An unknown number of House members do carry concealed weapons into their Washington offices -- and it's totally legal, according to congressional officials.

Under a 1967 Police Board regulation, congressional lawmakers are allowed to bring guns into their offices.

And because they walk around security screenings, nobody knows who carries and how many are armed.

The issue of letting lawmakers carry guns came up Wednesday after the shooting of House Whip Steve Scalise and others as they practiced for a charity baseball game.

Georgia Rep. Barry Loudermilk said members should be allowed to carry guns, which he said is unlawful. "We aren't any more special than anybody else, but we're targets," Loudermilk said. "This is exactly why there's a lot of fear of doing town halls at this point," added Loudermilk, a member of the Republican baseball team.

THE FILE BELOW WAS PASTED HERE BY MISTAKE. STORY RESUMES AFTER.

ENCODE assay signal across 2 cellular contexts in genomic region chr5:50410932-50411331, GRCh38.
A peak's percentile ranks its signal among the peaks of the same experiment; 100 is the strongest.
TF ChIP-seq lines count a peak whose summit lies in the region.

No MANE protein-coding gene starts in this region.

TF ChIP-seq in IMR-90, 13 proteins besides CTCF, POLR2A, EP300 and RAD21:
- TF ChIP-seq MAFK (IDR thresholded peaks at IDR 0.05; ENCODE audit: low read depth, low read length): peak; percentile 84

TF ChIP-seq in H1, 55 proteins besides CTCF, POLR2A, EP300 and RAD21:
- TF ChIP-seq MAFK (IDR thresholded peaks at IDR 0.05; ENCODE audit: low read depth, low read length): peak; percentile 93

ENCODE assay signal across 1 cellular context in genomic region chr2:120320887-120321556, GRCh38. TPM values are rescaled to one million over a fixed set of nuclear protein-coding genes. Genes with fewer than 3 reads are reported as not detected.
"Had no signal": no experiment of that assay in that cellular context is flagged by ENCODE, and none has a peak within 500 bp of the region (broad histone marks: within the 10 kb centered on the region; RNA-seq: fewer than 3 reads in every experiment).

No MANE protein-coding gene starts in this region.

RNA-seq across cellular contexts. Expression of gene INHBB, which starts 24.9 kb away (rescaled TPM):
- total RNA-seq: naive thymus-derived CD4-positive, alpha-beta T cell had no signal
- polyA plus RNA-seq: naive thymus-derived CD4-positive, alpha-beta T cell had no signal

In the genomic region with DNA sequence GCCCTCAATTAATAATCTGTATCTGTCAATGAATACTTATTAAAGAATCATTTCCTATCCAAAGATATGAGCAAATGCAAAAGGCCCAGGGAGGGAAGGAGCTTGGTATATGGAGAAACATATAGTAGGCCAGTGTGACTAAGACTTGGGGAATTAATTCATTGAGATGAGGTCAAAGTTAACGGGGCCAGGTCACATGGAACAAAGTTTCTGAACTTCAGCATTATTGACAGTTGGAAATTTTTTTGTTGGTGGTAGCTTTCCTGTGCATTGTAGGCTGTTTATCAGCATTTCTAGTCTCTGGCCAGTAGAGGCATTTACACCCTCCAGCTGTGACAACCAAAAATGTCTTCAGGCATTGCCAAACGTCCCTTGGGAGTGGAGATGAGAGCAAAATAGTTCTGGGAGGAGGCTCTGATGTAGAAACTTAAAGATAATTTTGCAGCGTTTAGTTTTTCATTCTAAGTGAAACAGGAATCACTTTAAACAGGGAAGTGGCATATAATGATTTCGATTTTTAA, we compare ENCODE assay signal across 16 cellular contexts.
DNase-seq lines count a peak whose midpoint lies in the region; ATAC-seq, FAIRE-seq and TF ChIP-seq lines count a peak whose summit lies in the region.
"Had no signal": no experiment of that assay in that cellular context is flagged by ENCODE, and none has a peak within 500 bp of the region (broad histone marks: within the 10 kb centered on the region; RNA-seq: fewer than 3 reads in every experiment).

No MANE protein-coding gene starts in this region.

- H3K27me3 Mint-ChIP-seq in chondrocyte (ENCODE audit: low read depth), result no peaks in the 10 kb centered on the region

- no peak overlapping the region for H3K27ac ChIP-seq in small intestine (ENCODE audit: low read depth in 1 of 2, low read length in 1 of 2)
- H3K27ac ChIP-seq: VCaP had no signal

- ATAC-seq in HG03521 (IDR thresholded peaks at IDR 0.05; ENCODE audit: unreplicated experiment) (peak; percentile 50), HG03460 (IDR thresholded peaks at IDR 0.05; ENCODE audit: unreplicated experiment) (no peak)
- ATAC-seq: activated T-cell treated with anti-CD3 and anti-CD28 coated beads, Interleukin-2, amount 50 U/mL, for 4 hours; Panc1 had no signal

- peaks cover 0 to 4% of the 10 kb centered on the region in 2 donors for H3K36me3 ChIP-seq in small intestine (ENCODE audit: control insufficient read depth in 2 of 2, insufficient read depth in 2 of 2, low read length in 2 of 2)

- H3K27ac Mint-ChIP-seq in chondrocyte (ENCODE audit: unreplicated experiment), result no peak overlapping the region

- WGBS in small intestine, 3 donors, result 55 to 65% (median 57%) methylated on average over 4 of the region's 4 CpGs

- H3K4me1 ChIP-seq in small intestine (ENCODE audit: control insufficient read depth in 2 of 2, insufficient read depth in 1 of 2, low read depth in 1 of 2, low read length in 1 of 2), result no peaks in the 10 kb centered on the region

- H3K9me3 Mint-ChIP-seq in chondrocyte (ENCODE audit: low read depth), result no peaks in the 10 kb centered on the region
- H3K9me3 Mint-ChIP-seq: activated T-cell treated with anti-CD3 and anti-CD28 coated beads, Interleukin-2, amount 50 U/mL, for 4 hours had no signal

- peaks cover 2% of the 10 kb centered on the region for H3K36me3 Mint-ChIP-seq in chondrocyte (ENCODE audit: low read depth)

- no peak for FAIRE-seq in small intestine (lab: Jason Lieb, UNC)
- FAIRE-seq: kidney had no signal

But the rules, governed in the House by the Sergeant at Arms, allows members to carry guns. They are not allowed to bring them into the House Chamber or some other areas, though they are not screened going into those areas. Staff can't carry weapons on the Capitol complex, however.

The issue was raised at a House Appropriations subcommittee hearing last year by former Democratic Rep. Sam Farr, during which Sergeant at Arms Paul Irving said that some members armed, but "We don't know that number."

That exchange:

Former Rep. Sam Farr: "With all this security, how many members of Congress carry weapons?"

Sergeant at Arms Paul Irving: "We don't know that number."

Farr: "I thought it was against the law to bring a weapon into the Capitol."

Irving: "There's statutory authority within the Capitol. For example they can bring firearms to their office. I can provide you with all that information. And because of that, as you know, we don't screen members, we just have no…"

Farr: "You have no idea?"

Irving: "No."

Farr: "So you take all our staff, and you've got to go through double, triple inspection, but members can walk in here with a weapon and you don't even know if they have it, they get away with it."

Irving: "That's the statute."

Paul Bedard, the Washington Examiner's "Washington Secrets" columnist, can be contacted at